There is a long hiatus between the regular season and bowl games, which means there’s ample opportunity to gather information surrounding all of the uncertainty that naturally comes along with bowl games.
You can safely assume that someone out there probably knows more than you do if you see a big line move, so tread lightly.
A perfect example this year is the massive line move in the Pittsburgh-Michigan State Peach Bowl, which is almost assuredly tied to the status of Pitt quarterback Kenny Pickett, who has yet to announce whether or not he will play. As of right now, the market is essentially pricing his chances of playing as very low, as evidenced by the big move toward Sparty.
Location, Location, Location
Bowl games get played almost exclusively at neutral sites. Knowing where the game is being played can help you answer a few questions:
- Does one team have a regional advantage in terms of fans and/or travel?
- Is one team more familiar with the venue?
- Is the game being played on a fast or slow track? Indoors or outdoors?
- If outdoors, is there any weather to watch out for? For example, the Bahamas Bowl is notorious for windy conditions
This applies to all walks of life in the betting world, but I’d be remiss if I didn’t mention it: Make sure you shop around for the best line available.
That obviously means having more outs becomes more valuable. I promise you that half-point will add up over time.
Double-Digit Dogs Have More Bite
In case you’re curious, double-digit underdogs have gone 41-30 ATS (57.7%) in non-playoff bowl games since 2005, per Action Labs. Those numbers improve the earlier the bowl gets played, which I think speaks directly to motivation.
Double-digit favorites in early bowl games tend to be better teams playing in bad bowls, which leads to a higher risk of not caring.
As a result of a potential lack of motivation, double-digit underdogs have performed better on the moneyline in bowl season when compared to the regular season. Consequently, I always recommend sprinkling a little on the moneyline for any large underdogs you fancy, especially if you believe the favorite might be lacking in the motivational department.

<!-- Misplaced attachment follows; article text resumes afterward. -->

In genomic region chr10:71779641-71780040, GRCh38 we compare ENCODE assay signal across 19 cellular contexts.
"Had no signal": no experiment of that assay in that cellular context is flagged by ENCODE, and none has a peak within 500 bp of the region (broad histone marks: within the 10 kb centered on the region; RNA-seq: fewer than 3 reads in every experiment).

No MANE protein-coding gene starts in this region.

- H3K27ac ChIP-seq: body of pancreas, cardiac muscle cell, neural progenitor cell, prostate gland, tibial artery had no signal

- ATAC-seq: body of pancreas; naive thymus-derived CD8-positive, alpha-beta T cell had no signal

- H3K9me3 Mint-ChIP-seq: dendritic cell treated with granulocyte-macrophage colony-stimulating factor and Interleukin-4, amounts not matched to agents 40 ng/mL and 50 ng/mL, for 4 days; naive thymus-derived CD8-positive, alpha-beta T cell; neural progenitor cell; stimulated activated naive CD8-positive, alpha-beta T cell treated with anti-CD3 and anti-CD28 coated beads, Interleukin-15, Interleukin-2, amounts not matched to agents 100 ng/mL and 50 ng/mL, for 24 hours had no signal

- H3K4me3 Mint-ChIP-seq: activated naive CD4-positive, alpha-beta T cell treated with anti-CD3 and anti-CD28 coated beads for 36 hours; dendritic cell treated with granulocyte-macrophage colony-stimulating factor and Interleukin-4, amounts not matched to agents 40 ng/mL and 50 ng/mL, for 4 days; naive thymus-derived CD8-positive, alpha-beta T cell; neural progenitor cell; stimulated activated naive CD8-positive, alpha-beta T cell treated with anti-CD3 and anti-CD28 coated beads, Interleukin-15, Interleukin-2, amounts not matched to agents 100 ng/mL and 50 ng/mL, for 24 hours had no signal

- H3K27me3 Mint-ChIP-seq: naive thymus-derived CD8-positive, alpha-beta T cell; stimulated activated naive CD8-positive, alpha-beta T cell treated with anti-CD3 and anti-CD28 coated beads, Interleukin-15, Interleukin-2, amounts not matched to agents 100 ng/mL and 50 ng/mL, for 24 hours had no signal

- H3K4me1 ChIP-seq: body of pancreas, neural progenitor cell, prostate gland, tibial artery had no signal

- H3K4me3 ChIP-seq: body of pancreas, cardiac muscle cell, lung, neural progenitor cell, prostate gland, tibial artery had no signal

Below, you will find some numbers to back that up since 2005. I only included underdogs catching between 10-20 points since you’ll rarely see more than a 20-point spread in bowls and it allows a more fair comparison by removing the massive regular-season favorites that would skew the results. I also excluded playoff games since motivation is never an issue in those contests.
- Regular season moneyline: 597-3182 (15.8%) for a -14.9% ROI with an average margin of -15.8. A $100 bettor would be down $56K backing all of those 10-20 point dogs on the moneyline over that span.
- Bowl season: 18-52 (25.7%) for a +31.6% ROI with an average margin of -9.4 points. A $100 bettor would be up over $2200.
How about underdogs between 10-14 points?
- Regular season: 415-1649-1 (20.1%) for a -5% ROI
- Bowl season: 14-38 (26.9%) for a + 26% ROI
In regards to this year’s bowl season, I’d say UTEP is the most likely candidate to pull off the upset as a double-digit underdog, especially if Fresno State quarterback Jake Haener doesn’t get the start.
Bowls are Exhibitions
Speaking of moneyline bets, the following is a personal rule of thumb of mine for 1.5-point favorites and underdogs.
Bowls are basically exhibition games. Who wants to play overtime? Therefore, when a team trails by a touchdown late, there’s a higher chance they may just decide to go for two and the win.
That’s why I always prefer the moneyline if I like a 1-1.5 point favorite. In contrast, I always take the 1 or 1.5 points when I fancy a short underdog.
Monitor Early Conference Results
Lastly, I like to monitor early results by conference. The sample size is very small and the variance can be quite high, but it’s possible I had teams from an entire conference over or underrated based on their performances during league play.
There are times when I will adjust accordingly by maybe avoiding a certain team if I’m on the fence and other teams from their respective conference have performed poorly early on in bowl season.
For what it’s worth, the MAC has always been a favorite fade of some bettors during bowl season. Teams from the MAC have gone just 31-43-4 (41.9%) ATS in bowls since 2005, failing to cover by 3.73 points.
However, they are 17-15-1 (53.1%) since 2015, including 6-2-1 over the past two seasons. Don’t get too wrapped up in narratives.